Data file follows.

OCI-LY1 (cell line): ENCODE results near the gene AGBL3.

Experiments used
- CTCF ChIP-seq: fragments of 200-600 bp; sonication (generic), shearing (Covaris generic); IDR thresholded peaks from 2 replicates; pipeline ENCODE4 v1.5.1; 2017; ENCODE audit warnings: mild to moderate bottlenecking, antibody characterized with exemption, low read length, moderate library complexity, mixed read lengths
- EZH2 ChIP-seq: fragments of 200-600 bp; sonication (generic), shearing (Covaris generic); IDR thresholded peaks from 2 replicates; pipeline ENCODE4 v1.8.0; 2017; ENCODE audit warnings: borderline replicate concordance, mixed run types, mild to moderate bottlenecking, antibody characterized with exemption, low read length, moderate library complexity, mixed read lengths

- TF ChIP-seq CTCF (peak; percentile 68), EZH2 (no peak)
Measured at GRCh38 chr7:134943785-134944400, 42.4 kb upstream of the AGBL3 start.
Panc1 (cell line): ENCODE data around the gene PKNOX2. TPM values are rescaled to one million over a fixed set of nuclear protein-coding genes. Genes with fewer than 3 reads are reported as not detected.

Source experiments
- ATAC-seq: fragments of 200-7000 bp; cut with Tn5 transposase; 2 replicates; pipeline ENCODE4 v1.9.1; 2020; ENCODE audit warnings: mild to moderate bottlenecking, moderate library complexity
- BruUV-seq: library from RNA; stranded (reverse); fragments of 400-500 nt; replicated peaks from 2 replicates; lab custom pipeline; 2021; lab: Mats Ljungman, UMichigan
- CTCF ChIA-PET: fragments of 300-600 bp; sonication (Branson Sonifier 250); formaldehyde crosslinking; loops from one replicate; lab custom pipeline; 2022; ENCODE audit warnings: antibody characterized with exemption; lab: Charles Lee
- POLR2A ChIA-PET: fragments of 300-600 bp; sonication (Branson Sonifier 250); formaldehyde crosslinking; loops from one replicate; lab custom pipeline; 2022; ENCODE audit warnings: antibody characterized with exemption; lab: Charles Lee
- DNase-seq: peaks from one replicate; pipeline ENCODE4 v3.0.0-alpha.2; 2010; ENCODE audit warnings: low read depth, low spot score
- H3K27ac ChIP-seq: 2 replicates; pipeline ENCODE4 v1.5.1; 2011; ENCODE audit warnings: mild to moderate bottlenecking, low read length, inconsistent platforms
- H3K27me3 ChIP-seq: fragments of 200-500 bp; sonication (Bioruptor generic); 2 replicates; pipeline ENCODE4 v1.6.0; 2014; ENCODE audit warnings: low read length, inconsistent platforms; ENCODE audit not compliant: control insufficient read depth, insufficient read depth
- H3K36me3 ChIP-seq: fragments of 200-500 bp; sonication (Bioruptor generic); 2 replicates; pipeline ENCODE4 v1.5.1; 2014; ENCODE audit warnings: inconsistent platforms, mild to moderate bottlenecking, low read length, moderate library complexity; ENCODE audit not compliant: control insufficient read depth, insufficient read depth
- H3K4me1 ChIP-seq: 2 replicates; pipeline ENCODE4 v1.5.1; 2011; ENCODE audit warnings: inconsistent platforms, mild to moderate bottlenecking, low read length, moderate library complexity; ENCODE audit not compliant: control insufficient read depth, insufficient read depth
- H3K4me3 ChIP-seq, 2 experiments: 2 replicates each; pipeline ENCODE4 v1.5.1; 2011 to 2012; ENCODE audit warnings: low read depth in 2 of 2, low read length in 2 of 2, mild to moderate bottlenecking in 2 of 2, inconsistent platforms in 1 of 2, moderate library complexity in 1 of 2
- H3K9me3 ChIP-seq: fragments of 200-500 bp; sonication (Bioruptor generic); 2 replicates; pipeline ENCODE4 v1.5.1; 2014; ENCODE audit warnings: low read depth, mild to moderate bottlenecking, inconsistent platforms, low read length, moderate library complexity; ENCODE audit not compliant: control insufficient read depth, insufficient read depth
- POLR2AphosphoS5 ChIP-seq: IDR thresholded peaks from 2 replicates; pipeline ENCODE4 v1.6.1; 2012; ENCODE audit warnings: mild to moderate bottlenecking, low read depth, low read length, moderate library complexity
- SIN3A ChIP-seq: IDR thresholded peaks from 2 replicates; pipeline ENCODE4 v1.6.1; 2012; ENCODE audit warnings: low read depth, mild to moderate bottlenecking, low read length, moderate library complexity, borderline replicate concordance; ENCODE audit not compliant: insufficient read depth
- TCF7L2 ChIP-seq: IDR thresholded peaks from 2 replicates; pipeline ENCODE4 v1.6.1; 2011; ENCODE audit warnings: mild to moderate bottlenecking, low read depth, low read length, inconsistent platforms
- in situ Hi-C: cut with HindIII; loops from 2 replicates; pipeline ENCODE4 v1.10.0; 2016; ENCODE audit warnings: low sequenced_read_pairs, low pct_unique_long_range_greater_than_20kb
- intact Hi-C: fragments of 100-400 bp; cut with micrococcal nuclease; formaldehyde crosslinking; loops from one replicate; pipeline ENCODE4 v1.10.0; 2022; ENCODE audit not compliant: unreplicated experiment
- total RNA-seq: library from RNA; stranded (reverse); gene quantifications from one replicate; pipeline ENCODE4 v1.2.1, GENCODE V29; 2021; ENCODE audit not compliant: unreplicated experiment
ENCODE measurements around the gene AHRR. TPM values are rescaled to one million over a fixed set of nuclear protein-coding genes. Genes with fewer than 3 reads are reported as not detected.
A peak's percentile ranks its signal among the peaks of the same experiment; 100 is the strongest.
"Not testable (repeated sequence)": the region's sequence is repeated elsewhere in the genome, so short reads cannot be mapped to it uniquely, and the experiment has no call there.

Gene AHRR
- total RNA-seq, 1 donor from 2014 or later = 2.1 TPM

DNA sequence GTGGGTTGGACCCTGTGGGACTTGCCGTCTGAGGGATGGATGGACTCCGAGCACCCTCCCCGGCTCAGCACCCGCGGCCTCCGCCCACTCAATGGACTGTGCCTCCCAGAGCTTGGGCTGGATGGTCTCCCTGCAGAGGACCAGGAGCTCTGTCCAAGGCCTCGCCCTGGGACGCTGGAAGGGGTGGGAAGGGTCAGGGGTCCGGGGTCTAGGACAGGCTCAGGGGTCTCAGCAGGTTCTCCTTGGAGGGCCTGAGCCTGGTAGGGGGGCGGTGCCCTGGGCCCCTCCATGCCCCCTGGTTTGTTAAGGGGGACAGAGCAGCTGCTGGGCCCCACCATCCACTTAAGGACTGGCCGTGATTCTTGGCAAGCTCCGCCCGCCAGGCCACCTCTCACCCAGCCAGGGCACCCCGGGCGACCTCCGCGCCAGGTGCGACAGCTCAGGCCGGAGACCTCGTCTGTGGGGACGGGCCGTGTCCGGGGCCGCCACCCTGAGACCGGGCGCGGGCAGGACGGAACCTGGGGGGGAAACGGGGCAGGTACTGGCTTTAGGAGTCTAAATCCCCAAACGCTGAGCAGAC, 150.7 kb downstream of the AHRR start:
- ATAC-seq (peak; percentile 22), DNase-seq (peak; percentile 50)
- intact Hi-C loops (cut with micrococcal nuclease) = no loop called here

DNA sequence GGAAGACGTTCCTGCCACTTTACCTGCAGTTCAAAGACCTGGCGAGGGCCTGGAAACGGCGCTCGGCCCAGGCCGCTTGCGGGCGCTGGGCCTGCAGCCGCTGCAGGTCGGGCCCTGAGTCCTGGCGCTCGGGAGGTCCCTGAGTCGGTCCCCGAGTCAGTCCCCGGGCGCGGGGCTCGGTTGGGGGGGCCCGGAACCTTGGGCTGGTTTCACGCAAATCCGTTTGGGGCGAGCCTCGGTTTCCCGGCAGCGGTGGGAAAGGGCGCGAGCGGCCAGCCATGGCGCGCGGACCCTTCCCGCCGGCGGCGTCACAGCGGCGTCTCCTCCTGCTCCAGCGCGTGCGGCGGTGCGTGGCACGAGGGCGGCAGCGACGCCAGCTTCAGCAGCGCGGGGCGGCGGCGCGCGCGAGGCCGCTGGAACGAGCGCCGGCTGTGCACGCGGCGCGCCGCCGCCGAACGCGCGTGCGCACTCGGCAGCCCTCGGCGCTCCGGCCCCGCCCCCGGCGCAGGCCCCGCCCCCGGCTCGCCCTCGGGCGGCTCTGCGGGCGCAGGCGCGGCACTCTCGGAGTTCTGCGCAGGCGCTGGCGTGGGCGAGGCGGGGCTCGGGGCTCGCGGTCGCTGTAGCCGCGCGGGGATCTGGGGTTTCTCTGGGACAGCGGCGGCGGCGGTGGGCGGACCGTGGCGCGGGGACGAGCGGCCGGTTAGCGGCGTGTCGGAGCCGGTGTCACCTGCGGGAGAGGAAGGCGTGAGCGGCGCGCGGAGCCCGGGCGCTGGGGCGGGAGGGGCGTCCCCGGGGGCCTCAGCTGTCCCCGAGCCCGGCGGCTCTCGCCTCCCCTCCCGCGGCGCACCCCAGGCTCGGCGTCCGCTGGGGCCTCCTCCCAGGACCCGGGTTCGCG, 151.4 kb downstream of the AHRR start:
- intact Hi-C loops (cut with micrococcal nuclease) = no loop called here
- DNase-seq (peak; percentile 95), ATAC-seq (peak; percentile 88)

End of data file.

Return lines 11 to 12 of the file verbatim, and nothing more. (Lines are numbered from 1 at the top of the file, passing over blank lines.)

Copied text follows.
- CTCF ChIA-PET: fragments of 300-600 bp; sonication (Branson Sonifier 250); formaldehyde crosslinking; loops from one replicate; lab custom pipeline; 2022; ENCODE audit warnings: antibody characterized with exemption; lab: Charles Lee
- POLR2A ChIA-PET: fragments of 300-600 bp; sonication (Branson Sonifier 250); formaldehyde crosslinking; loops from one replicate; lab custom pipeline; 2022; ENCODE audit warnings: antibody characterized with exemption; lab: Charles Lee